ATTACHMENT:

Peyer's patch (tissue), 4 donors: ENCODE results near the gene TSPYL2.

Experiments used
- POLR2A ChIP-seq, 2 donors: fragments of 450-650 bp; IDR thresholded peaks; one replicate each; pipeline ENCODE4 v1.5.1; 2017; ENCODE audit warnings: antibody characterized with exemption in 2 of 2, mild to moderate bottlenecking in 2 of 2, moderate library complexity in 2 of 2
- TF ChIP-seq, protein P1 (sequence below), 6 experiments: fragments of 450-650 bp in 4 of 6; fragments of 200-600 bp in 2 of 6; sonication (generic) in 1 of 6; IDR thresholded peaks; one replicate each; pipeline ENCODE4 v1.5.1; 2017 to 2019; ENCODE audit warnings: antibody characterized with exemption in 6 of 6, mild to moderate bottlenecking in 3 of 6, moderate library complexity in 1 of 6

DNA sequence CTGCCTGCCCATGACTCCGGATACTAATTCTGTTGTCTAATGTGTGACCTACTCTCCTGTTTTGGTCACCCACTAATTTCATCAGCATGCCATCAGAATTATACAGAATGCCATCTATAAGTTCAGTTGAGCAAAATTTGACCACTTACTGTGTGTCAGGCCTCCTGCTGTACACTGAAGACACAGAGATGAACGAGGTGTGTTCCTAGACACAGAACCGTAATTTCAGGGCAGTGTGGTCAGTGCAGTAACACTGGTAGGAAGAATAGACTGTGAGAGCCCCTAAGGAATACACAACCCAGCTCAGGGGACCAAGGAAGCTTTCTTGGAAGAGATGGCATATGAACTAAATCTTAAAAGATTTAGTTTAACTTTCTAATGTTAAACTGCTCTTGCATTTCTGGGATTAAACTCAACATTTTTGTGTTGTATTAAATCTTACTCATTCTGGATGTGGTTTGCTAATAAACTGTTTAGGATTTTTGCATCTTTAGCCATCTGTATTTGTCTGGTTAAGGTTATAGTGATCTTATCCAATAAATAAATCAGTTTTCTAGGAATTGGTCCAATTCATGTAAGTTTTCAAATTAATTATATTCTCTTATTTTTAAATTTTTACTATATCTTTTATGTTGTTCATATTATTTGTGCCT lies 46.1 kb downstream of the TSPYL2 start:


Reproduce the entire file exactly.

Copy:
Peyer's patch (tissue), 4 donors: ENCODE results near the gene TSPYL2.

Experiments used
- POLR2A ChIP-seq, 2 donors: fragments of 450-650 bp; IDR thresholded peaks; one replicate each; pipeline ENCODE4 v1.5.1; 2017; ENCODE audit warnings: antibody characterized with exemption in 2 of 2, mild to moderate bottlenecking in 2 of 2, moderate library complexity in 2 of 2
- TF ChIP-seq, protein P1 (sequence below), 6 experiments: fragments of 450-650 bp in 4 of 6; fragments of 200-600 bp in 2 of 6; sonication (generic) in 1 of 6; IDR thresholded peaks; one replicate each; pipeline ENCODE4 v1.5.1; 2017 to 2019; ENCODE audit warnings: antibody characterized with exemption in 6 of 6, mild to moderate bottlenecking in 3 of 6, moderate library complexity in 1 of 6

DNA sequence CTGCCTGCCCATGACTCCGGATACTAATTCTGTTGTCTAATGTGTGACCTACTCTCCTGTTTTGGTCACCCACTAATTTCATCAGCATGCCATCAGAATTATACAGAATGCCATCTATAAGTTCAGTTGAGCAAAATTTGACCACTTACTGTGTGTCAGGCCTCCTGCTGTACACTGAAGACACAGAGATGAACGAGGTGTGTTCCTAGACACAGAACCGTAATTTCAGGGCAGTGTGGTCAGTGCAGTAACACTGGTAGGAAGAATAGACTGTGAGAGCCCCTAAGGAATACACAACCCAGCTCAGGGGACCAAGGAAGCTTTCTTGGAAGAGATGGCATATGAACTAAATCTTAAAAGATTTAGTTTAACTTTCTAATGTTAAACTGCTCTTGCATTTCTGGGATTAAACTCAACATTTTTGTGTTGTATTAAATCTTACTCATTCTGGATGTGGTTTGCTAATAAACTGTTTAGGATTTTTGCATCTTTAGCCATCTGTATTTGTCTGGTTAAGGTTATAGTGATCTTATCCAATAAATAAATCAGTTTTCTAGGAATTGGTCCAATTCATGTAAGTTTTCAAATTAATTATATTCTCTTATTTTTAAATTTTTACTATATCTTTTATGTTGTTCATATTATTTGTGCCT lies 46.1 kb downstream of the TSPYL2 start: